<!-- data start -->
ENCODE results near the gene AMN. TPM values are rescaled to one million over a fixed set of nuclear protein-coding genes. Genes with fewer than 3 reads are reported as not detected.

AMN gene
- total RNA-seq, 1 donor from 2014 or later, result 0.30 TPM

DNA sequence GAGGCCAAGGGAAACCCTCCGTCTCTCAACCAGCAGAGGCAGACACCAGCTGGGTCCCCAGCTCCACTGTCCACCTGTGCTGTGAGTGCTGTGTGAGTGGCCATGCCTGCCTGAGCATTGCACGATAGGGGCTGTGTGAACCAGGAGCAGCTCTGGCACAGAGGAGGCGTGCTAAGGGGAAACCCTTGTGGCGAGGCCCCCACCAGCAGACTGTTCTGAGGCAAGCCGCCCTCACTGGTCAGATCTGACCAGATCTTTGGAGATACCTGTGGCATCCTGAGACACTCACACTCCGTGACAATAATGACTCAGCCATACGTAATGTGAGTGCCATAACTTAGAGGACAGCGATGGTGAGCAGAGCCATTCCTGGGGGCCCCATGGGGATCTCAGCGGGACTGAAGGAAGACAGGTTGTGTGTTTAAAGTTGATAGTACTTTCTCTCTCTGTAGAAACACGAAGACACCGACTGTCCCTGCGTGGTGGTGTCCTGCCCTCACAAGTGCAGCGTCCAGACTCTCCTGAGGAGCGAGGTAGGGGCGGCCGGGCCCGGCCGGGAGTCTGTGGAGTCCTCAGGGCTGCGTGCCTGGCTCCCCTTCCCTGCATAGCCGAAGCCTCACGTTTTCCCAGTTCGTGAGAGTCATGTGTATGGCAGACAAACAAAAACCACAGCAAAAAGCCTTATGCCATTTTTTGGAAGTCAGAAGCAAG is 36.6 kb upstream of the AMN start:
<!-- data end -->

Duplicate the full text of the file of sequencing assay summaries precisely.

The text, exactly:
ENCODE results near the gene AMN. TPM values are rescaled to one million over a fixed set of nuclear protein-coding genes. Genes with fewer than 3 reads are reported as not detected.

AMN gene
- total RNA-seq, 1 donor from 2014 or later, result 0.30 TPM

DNA sequence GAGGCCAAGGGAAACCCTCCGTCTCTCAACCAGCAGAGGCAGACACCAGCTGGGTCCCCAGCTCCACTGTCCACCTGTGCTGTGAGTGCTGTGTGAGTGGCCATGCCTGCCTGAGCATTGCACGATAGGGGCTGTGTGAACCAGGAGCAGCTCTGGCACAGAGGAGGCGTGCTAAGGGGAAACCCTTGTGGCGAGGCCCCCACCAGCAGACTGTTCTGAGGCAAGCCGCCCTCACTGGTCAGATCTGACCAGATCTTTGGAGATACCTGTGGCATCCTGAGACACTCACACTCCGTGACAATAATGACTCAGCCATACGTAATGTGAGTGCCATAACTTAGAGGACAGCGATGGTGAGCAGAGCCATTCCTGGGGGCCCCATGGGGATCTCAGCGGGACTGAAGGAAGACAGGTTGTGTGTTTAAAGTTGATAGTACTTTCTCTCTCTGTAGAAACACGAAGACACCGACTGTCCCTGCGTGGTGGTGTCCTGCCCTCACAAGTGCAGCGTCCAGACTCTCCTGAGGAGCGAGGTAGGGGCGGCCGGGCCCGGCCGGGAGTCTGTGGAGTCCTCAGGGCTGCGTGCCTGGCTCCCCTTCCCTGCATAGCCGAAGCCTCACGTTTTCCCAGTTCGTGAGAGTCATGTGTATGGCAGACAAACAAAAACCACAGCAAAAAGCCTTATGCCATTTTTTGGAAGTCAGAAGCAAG is 36.6 kb upstream of the AMN start: